My sisters and I did not become pregnant as teenagers for a few reasons. First, my mother sat us down at a very young age (it may have been as early as 7) and taught us about our bodies and sex. (Please note she told us information that she deemed to be at the appropriate level for our age.) It was drilled into us that you are precious. Your body is a gift and not “just anybody” should have access to it. My mother insisted on instructing us about being a girl because her mother never had those conversations with her. My mom didn’t want her three daughters to grow up in the dark like she did. I am extremely grateful for that.

Secondly, my parents were extremely strict with us. Dating was not permitted as teenagers. My parents were of the thinking, fall in love with school, the library and books. There will be plenty of time for boys.

Last but not least, my mother promoted and fostered the thought in us that marriage is the norm.

My mom’s frank conversations with us (sisters and brother) are one of the best things she ever did for us. If every woman and man had similar conversations with their children, I don’t think the number of out of wedlock children would be so high.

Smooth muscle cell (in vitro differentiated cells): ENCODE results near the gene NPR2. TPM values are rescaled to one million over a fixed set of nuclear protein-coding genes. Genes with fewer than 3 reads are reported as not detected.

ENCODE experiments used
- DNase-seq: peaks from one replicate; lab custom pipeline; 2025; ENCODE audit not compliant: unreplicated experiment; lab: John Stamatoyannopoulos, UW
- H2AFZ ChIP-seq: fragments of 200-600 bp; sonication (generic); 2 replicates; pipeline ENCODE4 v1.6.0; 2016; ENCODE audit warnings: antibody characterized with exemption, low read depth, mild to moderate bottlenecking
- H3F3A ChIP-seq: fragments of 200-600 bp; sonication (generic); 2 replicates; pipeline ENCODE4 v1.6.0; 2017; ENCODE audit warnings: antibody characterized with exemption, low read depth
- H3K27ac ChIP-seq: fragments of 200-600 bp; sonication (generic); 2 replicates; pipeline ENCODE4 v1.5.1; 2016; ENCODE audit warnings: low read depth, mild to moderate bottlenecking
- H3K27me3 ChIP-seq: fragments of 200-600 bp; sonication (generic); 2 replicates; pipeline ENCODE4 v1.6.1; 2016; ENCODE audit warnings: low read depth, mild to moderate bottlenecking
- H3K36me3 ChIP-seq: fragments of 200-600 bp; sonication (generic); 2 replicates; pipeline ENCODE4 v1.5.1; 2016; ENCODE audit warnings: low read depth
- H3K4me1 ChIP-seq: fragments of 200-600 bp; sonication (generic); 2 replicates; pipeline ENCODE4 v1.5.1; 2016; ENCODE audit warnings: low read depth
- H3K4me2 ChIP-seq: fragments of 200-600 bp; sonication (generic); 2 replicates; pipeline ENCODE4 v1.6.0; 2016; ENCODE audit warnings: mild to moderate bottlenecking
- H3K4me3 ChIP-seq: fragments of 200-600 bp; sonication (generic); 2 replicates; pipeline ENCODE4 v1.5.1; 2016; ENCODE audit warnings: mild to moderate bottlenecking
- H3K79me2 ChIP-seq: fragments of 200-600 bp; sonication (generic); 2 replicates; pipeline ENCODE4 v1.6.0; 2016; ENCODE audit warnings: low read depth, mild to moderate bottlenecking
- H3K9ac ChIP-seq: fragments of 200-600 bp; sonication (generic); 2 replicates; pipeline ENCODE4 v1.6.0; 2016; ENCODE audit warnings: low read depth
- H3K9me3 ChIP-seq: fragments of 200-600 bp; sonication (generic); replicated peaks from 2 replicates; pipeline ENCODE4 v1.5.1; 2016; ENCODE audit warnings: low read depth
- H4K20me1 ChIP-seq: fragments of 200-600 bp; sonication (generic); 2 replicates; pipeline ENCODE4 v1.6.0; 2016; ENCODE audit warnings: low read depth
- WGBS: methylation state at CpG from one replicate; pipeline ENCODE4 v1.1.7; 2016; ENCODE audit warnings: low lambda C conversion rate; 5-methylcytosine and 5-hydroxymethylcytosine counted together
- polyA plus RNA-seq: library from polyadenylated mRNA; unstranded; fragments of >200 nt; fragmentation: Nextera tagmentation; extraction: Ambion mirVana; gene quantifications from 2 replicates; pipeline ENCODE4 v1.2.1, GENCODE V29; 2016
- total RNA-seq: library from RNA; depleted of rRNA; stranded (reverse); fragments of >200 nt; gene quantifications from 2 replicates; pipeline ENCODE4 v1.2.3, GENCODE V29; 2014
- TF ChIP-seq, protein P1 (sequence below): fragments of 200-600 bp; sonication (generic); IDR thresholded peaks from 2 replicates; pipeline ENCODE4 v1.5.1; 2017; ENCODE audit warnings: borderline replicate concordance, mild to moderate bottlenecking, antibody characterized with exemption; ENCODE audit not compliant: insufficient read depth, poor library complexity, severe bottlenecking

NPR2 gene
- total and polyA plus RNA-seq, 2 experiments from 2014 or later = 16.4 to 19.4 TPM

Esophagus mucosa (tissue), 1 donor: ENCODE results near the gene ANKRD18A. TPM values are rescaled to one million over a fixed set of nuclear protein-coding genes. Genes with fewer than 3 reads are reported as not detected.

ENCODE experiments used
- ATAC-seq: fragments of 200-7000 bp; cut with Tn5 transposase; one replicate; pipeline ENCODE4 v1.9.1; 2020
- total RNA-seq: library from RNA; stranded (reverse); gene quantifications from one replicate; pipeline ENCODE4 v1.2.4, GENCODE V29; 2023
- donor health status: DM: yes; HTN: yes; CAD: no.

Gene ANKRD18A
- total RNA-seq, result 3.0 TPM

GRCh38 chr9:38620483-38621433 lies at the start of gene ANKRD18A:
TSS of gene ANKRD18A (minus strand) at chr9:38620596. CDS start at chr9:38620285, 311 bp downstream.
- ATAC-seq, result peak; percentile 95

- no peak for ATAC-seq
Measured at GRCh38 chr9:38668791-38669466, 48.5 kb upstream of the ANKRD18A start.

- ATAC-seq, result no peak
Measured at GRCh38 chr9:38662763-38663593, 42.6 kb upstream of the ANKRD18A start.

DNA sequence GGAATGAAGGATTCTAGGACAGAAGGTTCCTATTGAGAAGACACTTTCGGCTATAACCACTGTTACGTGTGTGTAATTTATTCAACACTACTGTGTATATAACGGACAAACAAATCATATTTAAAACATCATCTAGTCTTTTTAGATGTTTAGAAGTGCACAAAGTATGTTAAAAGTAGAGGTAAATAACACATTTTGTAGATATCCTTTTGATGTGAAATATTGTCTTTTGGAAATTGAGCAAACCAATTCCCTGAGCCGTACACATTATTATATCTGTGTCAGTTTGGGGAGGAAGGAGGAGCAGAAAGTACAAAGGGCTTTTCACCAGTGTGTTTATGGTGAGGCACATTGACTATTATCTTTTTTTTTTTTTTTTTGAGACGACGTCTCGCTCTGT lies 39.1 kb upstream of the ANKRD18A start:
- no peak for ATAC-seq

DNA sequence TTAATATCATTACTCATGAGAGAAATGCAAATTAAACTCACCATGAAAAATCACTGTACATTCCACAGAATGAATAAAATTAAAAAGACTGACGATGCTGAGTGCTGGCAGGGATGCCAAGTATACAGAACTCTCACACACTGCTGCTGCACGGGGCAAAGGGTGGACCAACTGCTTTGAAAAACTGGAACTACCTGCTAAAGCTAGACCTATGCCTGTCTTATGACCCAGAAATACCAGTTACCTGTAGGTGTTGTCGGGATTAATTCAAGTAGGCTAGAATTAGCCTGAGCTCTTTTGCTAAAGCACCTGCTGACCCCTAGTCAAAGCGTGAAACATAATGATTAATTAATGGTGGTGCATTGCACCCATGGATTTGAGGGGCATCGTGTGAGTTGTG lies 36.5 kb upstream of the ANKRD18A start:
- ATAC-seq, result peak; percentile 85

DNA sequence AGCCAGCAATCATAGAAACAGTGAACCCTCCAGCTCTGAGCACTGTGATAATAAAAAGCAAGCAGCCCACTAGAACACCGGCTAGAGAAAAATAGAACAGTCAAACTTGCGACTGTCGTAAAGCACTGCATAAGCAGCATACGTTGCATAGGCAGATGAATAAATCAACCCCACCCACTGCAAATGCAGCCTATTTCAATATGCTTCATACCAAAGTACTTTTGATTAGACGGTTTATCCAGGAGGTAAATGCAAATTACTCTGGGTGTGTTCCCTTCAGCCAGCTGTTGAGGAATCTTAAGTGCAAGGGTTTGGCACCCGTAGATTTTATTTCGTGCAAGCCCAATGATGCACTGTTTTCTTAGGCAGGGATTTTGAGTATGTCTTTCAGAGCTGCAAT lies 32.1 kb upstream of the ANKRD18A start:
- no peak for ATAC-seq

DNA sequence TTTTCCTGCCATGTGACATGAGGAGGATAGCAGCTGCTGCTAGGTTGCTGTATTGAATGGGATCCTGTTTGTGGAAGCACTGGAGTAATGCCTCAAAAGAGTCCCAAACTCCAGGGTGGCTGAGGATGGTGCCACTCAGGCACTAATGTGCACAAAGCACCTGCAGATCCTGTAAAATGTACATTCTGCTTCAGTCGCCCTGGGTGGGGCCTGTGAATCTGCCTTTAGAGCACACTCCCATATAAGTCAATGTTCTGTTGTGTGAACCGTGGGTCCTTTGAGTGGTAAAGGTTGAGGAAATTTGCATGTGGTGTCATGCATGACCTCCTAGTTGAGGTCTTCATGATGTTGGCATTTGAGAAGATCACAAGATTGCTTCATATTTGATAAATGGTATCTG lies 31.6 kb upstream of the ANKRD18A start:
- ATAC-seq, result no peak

Frankly, we need to inform teenagers that if you’re going to have sex, then use protection. I take that back, adults should stress the importance of protection. If I could I’d hand out condoms to every teenager. I’d make sure that girls have access to oral contraceptives. (Too bad there isn’t one for men…) Telling teenagers whose hormones are raging to not have sex is not going to work. It’s doomed to fail.

If we want to restore the family unit, then we all need to take responsibility and do our part. Talk to the girls and boys in your family. Mentor someone. If you’re a single parent, tell other women and men considering single parenthood that being a single parent is difficult. If you’re the child reared by a single parent, share your experiences with others. No Wedding No wombs should be our words to live by…

P.S. Please note that I am in not suggesting that one should stay in a marriage or rear children in a home that is unsuitable for children. For example, if there is abuse of any sort in the home, neither child nor parent should be subjected to it.

Post Written by E
blog comments powered by Disqus